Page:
- Dysfunctional culture. This is probably the biggest reason top talent begins to think outside the company. Do you know your company’s culture? Can you define it? Will your executive staff define it the same way? Will the in-the-trench worker bees define it the same way? You can’t claim to have a culture of teamwork if the manager’s idea of teamwork is, “As long as we do things my way, without any questions, you can be on my team.” Once the culture is well defined, do behaviors match the culture? Do managers from the CEO on down demonstrate this culture day-to-day in how they deal with the employees, customers and vendors?
- Respect and appreciation. This is probably the least expensive and least used method to motivate and retain top talent. Small things can make a big difference with top talent. Respecting their contributions, listening to them, including them in the decision making process, asking for their thoughts and ideas all make them feel respected and appreciated. Consider building a culture that respects your top talent so they feel appreciated. Top talent does not want to be taken for granted.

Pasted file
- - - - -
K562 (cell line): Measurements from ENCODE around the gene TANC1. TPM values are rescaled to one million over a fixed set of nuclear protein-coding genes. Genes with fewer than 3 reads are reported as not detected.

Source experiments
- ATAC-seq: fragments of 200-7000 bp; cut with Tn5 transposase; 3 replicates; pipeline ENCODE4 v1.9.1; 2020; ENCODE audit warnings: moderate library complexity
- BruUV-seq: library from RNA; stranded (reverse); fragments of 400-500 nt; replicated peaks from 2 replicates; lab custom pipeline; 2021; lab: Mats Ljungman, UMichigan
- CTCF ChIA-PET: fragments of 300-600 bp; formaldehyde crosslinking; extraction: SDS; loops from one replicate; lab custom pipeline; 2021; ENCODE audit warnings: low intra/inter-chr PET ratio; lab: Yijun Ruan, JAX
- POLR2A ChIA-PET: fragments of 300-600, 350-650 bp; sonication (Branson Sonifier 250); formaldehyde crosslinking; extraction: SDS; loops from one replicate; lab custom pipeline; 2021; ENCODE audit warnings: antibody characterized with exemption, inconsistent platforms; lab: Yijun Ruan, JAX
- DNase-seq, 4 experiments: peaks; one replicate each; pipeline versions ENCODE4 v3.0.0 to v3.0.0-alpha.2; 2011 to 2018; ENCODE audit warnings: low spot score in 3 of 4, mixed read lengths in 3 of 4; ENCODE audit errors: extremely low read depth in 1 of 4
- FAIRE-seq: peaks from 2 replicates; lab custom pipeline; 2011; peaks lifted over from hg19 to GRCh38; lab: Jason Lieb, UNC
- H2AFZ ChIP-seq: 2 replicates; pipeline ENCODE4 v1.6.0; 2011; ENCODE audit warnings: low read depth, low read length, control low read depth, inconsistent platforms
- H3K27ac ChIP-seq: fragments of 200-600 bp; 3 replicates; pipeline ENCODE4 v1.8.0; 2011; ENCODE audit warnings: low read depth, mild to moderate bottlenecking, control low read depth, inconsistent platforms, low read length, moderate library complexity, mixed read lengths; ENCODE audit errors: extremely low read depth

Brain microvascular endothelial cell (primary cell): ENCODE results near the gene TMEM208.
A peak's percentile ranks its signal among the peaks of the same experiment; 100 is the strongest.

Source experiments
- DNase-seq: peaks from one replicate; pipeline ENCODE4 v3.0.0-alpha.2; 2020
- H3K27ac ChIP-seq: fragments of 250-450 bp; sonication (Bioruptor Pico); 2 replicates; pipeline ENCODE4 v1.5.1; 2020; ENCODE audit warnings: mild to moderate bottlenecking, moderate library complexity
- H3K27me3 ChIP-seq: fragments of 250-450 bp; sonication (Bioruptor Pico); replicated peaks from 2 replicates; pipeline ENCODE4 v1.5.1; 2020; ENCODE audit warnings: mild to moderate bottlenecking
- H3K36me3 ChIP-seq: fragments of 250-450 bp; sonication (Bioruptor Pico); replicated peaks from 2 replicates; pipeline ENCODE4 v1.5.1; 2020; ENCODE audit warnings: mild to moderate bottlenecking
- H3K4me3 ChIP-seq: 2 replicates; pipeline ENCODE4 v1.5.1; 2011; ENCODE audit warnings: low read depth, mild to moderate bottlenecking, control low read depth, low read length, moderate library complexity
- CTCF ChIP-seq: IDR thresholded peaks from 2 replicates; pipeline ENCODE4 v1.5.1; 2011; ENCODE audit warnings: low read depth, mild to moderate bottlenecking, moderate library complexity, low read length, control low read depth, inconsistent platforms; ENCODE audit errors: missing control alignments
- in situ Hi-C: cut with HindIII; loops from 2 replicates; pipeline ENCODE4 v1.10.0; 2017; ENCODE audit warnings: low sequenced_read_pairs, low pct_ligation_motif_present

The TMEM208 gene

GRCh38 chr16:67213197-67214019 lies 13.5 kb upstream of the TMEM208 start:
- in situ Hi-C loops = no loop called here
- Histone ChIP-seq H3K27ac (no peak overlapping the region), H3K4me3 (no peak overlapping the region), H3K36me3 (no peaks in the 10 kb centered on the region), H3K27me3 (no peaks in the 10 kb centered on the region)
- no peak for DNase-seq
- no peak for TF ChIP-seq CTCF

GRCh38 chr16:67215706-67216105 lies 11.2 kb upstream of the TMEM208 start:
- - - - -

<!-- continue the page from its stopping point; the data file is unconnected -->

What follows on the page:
- Consistent feedback. This includes regular and structured 1-on-1 feedback sessions. Not hallway conversations, but sit down meetings focusing on the individual. Give feedback, encourage and listen to what your employee needs are. Even if you can’t meet those needs, taking an interest in their career and building a shared bond makes them feel their manager cares about them as a person, not just an employee.